In the last few years, Colorado State has become a wide receiver hot-bed.

Rashard Higgins. Joe Hansley. Xavier Williams. Michael Gallup.

The list goes on and on.

There's no doubt that senior Gallup is the main target for quarterback Nick Stevens this season but there's another wide out who is setting the Green and Gold standard at CSU -- junior Olabisi Johnson.

“I just loved the way he practiced and approached every day," says CSU head football coach Mike Bobo. "He always gives 100 percent effort."

In his three years at CSU, Bobo admits Johnson is the best route runner in their system and not just because he can rack up the stats.

"He understands what you’re trying to do, passing game wise. He’s unselfish. Sometimes in a route concept you’re the clear out or you’re the decoy. You’re setting somebody up. He just does his job. And then he’s been very dependable when you throw him the ball."

Johnson came to CSU in 2015 after a standout career at Bear Creek High School. His reputation followed him to Fort Collins and heading into his first season as a Ram, the Coloradoan wrote an article calling him "the freshman phenom".

The title stuck.

"There’s always something my friends are always giving me crap about it," Johnson says with a chuckle.

Still, it took time for the young freshman to win reps on the field with such a loaded receiving corp.

"When Mike (Gallup) came in and Mike kind of became the guy, Bisi didn't take a backseat," Bobo recalled. "He said, "I’d like to get more involved in the offense which I love when receivers say that. So I point blanked challenged him. I said well I need to see it on the practice field."

As a freshman, Johnson played in all 13 games, earning one start. The following year, Johnson once again played in every game but was named a starter eight times. His breakthrough game came in their 61-50 loss to Idaho in the 2016 Famous Idaho Potato Bowl Game, where he caught a career-high 7 receptions for 265 yards (a single-game record at CSU) and two touchdowns.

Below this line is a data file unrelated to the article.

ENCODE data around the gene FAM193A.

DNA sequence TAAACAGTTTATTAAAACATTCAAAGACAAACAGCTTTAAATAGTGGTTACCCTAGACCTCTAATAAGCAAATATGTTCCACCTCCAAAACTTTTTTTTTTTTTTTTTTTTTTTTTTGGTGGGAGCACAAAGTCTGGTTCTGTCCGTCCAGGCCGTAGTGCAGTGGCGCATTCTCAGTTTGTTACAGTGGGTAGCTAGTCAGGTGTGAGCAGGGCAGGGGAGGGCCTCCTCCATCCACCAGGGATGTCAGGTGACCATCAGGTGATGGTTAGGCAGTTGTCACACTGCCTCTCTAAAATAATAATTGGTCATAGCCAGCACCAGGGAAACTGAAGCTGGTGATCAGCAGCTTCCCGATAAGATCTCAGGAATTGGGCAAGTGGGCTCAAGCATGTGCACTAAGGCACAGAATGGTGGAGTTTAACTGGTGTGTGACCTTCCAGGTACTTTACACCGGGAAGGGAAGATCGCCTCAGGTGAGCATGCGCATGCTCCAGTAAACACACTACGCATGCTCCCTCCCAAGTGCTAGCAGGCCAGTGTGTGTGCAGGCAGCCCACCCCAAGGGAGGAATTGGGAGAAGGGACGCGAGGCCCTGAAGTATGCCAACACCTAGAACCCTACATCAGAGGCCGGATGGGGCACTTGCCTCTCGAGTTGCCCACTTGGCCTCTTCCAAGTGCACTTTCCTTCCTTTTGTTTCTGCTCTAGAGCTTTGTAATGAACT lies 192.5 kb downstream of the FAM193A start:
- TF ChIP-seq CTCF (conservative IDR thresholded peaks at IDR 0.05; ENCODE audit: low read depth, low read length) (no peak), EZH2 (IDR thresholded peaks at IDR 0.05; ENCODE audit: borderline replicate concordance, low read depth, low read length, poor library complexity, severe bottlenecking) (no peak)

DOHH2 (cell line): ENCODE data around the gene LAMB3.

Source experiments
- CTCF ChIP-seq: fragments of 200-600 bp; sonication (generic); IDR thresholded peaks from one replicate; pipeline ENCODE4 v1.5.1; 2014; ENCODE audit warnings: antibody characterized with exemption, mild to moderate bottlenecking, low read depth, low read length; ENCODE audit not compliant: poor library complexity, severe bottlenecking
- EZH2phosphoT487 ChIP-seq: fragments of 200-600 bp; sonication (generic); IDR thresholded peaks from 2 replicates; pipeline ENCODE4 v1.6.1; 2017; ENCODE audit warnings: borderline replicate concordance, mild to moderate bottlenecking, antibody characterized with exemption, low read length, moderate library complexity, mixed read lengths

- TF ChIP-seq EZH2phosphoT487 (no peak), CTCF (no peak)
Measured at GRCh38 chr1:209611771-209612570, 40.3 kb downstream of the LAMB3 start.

“He’s become an immensely dependable player," said Stevens following Tuesday's practice. "You know exactly what he’s going to do when he’s gonna do it. Very dependable hands. You know anytime you put the ball in his area you know he’s gonna catch the ball."

No longer a freshman phenom, Johnson earned a new nickname this off season.

“Coach Bobo talked about having this standard of excellence and I wanna say Bobo was like, “Great job, BC. BC is doing great,” Stevens recalled. "And Izzy was like “Oh yeah, he’s the standard.” And then I think Coach Bobo bought into that as well and so now he’s the standard.”

And just like two years ago, Johnson is catching some grief from his friends and teammates.

“I like it but I’m also I try to be as humble as I can," says Johnson. "So hearing that I try to stay away from it a little."

The nickname is not the only new adjustment for Johnson. This year he's a member of their "Unity Council", a leadership group made up of 12-13 players on the football team. Most are seniors, but Johnson is one of a few juniors worthy of membership.

“He’s always been a guy that’s gonna come out and do the right thing and kind of set the standard," says Stevens, another member of the Unity Council. "But I think what’s kind of brought him on the scene is his leadership. You can always tell when a guy is working hard and they’re a little more vocal and guys kind of look up to them."

“I don’t put guys on there that are really afraid to speak their mind or are afraid to say things that should be done on the team or are afraid to speak up to the guys," says Bobo. "And Bisi has slowly but surely become the leader of that group [of receivers]."

Johnson says he's humbled to be named to the Council, but he admits that being vocal has been the biggest challenge for him as he grows as a leader.

"They look to me. So I need to know what to do. I need to know how to motivate guys and things like that."

Colorado State hosts Abilene Christian on Saturday, Sept. 9 at 1:30 p.m. (MT).